The Manchester Evening News has produced an article on the housing crisis in Manchester.
The article briefly looks at the terrible conditions that families are being put in as they require urgent accommodation due to being evicted from private rented accommodation.
These conditions are not acceptable. It has a massive impact on the family’s and their children.
A lot has been caused by the government and the local authorities have added to the problems.
The freeze on local housing allowance since April 2016 has meant the housing allowance for anybody on benefits has fell short of what they should be entitled to. The local housing allowance was set at the 30th percentile point and along with the increase in rents over the last two years has meant many tenants are having to pay the difference out of their other benefits that are meant for day to day living
The change in taxing of private landlords meaning the section 24 (https://www.gov.uk/government/publications/restricting-finance-cost-relief-for-individual-landlords/restricting-finance-cost-relief-for-individual-landlords) increases the burden of tax for many landlords has meant rent increases.
The increase in stamp duty means that any landlords buying have additional cost at the outset meaning rents are set higher.
The increase in the number of selective licencing schemes throughout Manchester mean that landlords are met by further expenses meaning a further increase in rents. The councils are doing very little for the money they have received when they already have existing powers to resolve the issues they bring licencing in for.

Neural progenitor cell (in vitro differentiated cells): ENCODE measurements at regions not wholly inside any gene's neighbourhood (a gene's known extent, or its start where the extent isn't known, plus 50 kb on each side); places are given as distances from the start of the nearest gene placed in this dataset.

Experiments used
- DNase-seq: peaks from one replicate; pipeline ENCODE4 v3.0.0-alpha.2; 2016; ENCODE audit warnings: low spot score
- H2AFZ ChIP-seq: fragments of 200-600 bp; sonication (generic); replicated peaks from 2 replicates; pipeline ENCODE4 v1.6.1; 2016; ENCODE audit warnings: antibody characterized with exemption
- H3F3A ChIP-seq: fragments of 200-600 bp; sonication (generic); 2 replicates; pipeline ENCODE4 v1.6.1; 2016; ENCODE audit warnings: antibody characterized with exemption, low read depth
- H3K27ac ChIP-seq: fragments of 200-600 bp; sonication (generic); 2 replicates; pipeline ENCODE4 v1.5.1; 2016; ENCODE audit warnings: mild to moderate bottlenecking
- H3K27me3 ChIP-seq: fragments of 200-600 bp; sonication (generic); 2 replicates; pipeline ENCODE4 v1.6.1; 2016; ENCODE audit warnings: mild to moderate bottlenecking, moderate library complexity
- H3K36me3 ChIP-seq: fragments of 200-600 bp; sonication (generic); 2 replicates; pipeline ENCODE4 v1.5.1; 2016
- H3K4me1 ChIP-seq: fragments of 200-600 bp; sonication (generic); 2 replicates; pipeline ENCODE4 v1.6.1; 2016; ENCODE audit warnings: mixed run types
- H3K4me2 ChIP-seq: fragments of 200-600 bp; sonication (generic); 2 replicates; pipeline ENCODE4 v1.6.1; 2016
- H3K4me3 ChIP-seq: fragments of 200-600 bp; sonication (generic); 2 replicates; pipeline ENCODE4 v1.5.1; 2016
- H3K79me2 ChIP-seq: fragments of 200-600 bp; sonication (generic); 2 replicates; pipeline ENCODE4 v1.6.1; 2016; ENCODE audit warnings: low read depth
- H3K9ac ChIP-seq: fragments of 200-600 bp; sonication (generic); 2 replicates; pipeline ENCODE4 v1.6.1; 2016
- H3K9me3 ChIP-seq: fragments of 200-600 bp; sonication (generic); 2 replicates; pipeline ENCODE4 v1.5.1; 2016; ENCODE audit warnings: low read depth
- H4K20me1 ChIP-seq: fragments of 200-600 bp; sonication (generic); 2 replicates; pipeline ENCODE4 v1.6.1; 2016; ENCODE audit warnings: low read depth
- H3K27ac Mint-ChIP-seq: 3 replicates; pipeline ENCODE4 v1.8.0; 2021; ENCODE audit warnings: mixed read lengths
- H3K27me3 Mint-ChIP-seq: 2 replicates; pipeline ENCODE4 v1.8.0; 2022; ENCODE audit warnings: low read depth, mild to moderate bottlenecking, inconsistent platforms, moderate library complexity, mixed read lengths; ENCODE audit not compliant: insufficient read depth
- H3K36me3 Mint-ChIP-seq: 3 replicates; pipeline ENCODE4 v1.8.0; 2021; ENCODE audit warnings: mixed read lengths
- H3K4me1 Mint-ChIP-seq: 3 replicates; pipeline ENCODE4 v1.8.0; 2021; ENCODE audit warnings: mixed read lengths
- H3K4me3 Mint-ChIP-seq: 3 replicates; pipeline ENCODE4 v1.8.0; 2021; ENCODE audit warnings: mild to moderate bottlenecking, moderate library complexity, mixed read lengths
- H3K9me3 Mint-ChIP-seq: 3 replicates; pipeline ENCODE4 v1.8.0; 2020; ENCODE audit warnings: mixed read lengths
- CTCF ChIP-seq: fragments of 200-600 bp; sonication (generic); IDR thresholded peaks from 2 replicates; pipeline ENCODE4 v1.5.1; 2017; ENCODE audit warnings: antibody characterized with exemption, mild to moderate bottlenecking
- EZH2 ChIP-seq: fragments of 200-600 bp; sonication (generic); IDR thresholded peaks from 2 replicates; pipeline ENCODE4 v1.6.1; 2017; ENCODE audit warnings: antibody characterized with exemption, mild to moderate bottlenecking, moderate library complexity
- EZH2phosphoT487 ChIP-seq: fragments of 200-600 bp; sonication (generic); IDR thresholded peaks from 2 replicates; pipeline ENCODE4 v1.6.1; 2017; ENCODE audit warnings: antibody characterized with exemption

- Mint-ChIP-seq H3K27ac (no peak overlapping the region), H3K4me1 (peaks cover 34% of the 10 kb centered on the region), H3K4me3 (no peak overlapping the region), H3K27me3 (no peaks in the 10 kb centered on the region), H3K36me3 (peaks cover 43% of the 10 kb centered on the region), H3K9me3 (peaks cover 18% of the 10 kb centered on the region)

The government’s intentions to stop letting agents charging administration costs to tenants will mean this extra cost could be passed on to tenants with an increase in rent.
The governments intention to limit deposits will also effect the supply of property’s for people with pets or on benefits as there will be many landlords insisting on home owning guarantors meaning that again this puts many benefit tenants out of reach of private rented accommodation
The government’s roll out of universal credit means many benefit tenants are put in arrears with the rent causing many landlords to evict the tenants usually on a section 21. The tenants can not find alternative accommodation, they lose their deposit because of the arrears and then leave the property in a poor state of repair a lot of the time because they are unable to take their items with them or afford storage.
The government’s insistence on paying tenants that are vulnerable the housing element of the rent and the tenants failure to pass it to the landlord means they spend it on other things and fall into arrears. The landlord then has court fees, arrears and the updating of the property to there long list of increased cost and again this effects the rent on an upward cycle and will also mean that there earnings are lower meaning the tax payable is less..
The social impact along with the additional burden of cost is unacceptable and, whilst we accept that some legislation maybe required, the government and the councils are stabbing themselves in the foot. There are many landlords who are deciding to self-manage to bring down their costs but with little training errors are being made and costs are being cut adding to the issues. Landlords should have to follow the same rules that apply to letting agents regardless if they have one or ninety houses. There should be a serious consultation with the government and leading representatives of private landlords to decide on a scheme moving forward that is acceptable to all. Not a consultation were the councils and governments steam roll in with little thought after already making up there own minds on how to deal with the issues with proper consultation listening to those in the industry.
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